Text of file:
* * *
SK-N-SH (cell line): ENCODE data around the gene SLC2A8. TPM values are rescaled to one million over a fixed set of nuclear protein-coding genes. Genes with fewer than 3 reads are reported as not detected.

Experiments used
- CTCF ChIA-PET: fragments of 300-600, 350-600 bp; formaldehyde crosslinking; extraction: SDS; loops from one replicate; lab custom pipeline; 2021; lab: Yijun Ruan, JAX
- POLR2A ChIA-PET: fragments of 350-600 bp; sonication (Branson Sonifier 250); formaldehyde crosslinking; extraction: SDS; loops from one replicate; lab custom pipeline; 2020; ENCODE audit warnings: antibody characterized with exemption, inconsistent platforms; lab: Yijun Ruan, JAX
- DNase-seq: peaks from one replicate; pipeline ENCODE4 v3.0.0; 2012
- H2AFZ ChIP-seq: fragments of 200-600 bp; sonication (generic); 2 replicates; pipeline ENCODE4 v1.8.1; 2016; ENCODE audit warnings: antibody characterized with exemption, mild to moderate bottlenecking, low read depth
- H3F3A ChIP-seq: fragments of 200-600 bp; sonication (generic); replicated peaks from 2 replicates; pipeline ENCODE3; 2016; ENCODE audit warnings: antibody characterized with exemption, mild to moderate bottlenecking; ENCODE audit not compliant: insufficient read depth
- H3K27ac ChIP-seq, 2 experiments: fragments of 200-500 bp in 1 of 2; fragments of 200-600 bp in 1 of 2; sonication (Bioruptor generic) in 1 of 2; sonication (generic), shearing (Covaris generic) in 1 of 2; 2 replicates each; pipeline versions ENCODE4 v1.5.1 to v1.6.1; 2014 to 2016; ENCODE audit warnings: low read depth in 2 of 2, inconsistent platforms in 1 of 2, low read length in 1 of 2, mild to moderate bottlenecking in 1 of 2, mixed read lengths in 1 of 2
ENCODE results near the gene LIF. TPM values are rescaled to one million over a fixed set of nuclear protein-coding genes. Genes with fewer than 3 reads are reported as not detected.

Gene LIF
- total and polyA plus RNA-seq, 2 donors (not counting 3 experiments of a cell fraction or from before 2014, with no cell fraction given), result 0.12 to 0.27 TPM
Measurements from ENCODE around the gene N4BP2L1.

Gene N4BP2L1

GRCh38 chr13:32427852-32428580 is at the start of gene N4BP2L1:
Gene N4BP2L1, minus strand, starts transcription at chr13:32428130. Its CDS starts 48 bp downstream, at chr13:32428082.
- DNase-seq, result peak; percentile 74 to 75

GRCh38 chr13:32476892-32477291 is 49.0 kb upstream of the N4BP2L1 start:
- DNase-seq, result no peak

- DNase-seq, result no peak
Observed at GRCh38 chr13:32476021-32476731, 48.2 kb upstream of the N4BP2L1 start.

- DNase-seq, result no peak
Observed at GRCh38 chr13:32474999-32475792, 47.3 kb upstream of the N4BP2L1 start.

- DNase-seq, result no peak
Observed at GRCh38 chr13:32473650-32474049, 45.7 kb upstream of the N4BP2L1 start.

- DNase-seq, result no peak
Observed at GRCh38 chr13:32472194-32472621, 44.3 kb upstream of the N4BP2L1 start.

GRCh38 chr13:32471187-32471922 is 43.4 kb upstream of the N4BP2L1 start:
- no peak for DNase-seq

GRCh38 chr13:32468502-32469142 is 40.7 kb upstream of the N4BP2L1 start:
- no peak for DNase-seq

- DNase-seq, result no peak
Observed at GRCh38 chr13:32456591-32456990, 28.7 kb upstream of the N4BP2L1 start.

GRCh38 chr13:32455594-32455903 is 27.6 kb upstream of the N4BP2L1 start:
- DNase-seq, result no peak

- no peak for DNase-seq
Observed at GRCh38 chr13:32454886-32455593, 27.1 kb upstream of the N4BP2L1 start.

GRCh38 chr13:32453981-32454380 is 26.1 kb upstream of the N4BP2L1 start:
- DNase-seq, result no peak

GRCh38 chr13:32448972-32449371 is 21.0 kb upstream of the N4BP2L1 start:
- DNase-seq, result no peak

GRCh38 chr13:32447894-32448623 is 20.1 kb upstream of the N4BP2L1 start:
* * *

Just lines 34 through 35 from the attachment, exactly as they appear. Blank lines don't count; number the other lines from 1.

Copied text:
- DNase-seq, result no peak

- no peak for DNase-seq